In Iran, Guatemala, South Vietnam and Chile, the CIA organized behind the scenes to overthrow the governments and put in their place brutal client regimes that tortured and murdered their own populations. Only in Vietnam was the national liberation struggle able to ultimately defeat the U.S., at a terrible cost to the people of South East Asia.

In 1951, the CIA, in partnership with the multinational United Fruit, overthrew the democratically elected popular government of Jacobo Arbenz Guzmán. The U.S. installed and supported the bloody police state of Carlos Castillo Armas.

"Between 1960 and 1990, the United States provided Guatemala with hundreds of millions of dollars in military aid. Americans trained and armed the Guatemalan army and police, sent Green Beret teams to accompany soldiers on anti-guerrilla mission, and dispatched planes from the Panama Canal Zone to drop napalm on suspected guerrilla hideouts." Over 200,000 Guatemalans died in the 30-year civil war.

The third phase of U.S. imperialism started with the decline of the Soviet Union in the 1980s and overcoming the Vietnam Syndrome, which has allowed the U.S. to return to direct military intervention to impose "regime change."

Much of this history will be more familiar to readers of Socialist Worker--the invasion of Grenada and Panama, the CIA support for the mujahadeen in Afghanistan that led to the rise of al-Qaeda, the 2001 invasion of Afghanistan and the 2003 invasion of Iraq. But it is worth reading because Kinzer shows how these events fit in with the longer historical patterns of U.S. imperialism.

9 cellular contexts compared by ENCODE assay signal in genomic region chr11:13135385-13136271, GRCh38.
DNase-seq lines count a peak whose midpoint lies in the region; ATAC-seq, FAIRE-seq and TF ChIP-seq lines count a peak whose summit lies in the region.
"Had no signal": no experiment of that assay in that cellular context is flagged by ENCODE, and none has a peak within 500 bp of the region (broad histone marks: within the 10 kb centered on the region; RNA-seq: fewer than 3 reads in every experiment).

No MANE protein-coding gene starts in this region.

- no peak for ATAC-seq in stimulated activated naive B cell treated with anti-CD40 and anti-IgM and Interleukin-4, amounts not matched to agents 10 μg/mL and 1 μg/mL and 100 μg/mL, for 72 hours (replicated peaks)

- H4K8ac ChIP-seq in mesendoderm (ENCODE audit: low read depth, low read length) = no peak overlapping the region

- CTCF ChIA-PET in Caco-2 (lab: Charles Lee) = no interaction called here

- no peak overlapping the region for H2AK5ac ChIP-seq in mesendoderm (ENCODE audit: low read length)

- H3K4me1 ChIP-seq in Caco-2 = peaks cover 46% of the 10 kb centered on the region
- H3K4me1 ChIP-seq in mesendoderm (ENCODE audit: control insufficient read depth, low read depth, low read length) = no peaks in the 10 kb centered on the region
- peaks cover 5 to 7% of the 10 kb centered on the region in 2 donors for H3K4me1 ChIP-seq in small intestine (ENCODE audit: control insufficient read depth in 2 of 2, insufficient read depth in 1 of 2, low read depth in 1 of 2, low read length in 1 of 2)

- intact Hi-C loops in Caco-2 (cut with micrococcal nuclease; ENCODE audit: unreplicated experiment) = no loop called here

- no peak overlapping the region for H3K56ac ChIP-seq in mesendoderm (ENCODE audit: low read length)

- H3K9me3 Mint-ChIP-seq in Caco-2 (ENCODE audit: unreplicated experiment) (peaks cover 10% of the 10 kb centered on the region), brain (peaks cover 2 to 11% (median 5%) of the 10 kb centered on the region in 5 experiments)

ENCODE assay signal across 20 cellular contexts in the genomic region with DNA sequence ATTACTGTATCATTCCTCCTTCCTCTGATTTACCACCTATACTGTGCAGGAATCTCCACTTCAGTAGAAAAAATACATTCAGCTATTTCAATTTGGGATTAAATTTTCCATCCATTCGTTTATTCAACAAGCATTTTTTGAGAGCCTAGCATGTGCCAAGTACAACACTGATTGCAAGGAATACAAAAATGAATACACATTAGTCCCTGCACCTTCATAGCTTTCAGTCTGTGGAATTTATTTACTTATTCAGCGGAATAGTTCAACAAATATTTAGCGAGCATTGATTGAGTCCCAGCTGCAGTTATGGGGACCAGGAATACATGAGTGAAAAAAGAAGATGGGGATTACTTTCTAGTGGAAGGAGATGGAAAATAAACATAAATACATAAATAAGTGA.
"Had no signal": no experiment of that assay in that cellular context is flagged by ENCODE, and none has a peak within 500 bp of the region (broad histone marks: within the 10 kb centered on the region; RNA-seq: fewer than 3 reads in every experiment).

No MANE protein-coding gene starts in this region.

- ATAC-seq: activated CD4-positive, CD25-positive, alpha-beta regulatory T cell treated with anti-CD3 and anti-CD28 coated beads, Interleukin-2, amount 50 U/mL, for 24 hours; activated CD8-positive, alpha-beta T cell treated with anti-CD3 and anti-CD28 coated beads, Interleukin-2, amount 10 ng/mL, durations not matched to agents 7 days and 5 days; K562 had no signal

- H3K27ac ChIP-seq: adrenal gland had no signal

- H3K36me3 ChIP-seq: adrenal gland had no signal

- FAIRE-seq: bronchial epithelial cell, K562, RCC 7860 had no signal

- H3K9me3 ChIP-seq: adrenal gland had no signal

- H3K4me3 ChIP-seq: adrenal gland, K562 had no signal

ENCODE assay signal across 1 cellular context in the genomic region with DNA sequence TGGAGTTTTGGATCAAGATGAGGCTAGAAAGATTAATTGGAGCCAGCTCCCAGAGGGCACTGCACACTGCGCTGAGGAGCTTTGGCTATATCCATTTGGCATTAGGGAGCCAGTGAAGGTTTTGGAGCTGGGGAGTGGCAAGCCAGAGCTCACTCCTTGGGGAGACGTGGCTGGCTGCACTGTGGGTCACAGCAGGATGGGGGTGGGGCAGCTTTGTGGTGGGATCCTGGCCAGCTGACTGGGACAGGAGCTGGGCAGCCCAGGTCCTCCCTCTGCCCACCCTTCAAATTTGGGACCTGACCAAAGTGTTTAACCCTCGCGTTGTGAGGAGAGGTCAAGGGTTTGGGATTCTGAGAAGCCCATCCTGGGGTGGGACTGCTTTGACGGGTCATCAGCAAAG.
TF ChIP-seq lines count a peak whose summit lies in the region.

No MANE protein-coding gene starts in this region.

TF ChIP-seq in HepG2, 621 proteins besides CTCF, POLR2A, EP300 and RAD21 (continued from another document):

The book has some weaknesses--for example, it doesn't discuss U.S. intervention in Haiti, the Dominican Republic, Indonesia, East Timor and some others, except for a brief disclaimer at the beginning of the book.

And Kinzer's focus is almost exclusively on the individuals at the top of society who "made" this history. Ordinary people in the countries attacked by the U.S., or in the U.S., don't really make an appearance, except as helpless victims or consenting subjects.

Finally, the book ends with an oddly pat appeal for a "thoughtful foreign policy" that uses "combinations of incentives, threats, punishment and rewards," to deal with "dangerous" regimes. It's a strange way to conclude, since the entire weight of the preceding history tells us otherwise.

At stake in each invasion is the interest of U.S. government to preserve the rights of U.S. capital to go anywhere and do anything, and to prevent any upstart nation from setting an example of resistance to the U.S.

Don't be put off. Overthrow has a wealth of insights for those who fight U.S. imperialism from within the belly of the beast.